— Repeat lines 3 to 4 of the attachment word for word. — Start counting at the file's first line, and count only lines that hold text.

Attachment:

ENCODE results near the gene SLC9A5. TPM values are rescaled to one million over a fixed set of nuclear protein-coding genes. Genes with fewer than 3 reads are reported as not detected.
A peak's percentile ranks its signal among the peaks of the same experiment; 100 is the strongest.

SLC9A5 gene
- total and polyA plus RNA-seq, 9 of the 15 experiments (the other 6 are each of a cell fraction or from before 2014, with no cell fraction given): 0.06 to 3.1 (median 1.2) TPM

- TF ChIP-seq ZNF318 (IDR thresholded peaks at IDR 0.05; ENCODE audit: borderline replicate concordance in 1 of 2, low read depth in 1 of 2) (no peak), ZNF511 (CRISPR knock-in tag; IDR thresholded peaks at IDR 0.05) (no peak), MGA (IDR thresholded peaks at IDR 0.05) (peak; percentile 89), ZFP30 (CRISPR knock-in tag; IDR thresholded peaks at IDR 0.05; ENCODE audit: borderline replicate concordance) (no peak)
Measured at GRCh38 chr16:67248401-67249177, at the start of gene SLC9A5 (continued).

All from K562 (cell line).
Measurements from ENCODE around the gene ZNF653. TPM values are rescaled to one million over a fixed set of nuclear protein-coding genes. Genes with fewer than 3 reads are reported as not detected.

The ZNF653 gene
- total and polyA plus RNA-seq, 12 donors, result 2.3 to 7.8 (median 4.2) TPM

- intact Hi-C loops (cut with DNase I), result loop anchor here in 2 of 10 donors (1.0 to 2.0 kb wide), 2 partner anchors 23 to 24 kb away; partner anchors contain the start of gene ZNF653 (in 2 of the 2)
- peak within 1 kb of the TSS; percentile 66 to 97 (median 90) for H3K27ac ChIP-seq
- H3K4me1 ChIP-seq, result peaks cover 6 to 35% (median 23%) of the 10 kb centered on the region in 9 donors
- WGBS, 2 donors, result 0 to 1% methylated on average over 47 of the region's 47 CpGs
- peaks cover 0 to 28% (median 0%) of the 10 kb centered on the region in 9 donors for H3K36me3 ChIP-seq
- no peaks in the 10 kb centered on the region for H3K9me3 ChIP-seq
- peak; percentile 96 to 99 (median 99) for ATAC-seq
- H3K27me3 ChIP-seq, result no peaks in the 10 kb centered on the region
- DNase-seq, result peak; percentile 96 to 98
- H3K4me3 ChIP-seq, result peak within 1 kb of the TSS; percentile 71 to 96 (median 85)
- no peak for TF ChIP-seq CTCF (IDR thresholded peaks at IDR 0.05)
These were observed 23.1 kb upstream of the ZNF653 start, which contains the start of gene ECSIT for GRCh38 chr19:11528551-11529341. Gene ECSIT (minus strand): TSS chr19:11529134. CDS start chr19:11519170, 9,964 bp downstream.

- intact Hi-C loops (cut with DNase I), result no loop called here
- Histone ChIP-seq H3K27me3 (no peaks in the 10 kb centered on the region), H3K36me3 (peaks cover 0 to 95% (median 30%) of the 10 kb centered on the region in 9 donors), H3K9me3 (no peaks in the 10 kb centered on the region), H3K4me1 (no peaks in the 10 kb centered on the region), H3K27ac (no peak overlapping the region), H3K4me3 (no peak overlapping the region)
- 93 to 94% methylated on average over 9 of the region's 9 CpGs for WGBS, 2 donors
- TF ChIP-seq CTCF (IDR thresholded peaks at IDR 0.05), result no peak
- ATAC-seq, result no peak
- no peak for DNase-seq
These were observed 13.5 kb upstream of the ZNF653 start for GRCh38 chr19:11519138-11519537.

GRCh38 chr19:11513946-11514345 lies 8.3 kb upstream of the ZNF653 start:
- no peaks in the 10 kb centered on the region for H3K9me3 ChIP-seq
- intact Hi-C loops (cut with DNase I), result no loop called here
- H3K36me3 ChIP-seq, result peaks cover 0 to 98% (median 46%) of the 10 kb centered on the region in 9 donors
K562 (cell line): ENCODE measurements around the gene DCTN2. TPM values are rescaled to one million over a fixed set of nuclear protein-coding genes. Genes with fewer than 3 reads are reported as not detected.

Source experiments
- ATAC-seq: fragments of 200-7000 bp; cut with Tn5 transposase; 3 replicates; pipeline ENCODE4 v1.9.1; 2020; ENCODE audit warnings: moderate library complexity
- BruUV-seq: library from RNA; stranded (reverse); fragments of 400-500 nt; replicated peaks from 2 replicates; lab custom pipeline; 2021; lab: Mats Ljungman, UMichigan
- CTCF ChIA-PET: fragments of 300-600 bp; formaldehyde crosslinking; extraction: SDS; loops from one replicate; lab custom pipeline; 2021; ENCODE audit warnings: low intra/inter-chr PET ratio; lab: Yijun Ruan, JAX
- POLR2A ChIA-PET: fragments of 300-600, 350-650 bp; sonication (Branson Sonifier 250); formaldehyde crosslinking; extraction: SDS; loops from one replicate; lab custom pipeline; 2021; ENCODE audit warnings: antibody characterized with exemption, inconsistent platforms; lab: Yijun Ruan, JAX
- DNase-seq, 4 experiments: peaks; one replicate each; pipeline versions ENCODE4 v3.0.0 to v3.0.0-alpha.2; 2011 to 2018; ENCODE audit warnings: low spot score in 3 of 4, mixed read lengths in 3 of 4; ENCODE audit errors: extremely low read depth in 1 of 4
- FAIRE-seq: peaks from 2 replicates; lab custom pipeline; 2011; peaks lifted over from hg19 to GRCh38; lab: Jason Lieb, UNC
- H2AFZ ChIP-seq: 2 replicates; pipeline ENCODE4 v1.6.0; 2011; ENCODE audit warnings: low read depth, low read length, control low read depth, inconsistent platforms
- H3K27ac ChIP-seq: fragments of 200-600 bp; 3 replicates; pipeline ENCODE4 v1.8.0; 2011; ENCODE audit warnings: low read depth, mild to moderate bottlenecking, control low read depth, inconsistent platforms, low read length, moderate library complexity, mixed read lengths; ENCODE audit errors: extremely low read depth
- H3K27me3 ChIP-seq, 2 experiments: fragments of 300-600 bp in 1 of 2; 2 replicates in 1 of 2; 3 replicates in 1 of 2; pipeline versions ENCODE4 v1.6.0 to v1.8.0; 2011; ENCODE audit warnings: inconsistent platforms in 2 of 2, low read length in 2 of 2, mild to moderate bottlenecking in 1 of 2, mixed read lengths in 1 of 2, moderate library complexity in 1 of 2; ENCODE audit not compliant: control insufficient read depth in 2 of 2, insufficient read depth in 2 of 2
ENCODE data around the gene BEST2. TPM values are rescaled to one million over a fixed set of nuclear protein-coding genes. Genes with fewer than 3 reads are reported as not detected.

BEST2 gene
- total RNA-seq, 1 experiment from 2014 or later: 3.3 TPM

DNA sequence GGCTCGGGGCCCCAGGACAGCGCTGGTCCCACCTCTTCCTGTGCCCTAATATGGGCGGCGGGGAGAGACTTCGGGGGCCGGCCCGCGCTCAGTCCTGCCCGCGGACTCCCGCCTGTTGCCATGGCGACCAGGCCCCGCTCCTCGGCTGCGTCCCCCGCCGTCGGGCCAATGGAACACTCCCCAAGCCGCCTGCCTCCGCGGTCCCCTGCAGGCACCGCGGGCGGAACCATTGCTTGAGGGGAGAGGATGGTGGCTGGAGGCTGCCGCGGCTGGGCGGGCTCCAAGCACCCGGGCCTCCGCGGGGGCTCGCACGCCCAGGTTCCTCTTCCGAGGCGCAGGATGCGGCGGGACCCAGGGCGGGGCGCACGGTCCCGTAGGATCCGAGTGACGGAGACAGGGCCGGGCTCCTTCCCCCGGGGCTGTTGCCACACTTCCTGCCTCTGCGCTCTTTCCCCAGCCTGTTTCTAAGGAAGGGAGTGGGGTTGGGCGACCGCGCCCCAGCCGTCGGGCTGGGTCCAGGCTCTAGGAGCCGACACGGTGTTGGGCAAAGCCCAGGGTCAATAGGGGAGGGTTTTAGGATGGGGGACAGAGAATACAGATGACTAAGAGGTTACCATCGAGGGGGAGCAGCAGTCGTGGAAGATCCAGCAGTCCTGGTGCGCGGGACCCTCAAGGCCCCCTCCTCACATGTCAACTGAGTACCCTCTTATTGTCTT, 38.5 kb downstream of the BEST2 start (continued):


SLC9A5 gene
- total and polyA plus RNA-seq, 9 of the 15 experiments (the other 6 are each of a cell fraction or from before 2014, with no cell fraction given): 0.06 to 3.1 (median 1.2) TPM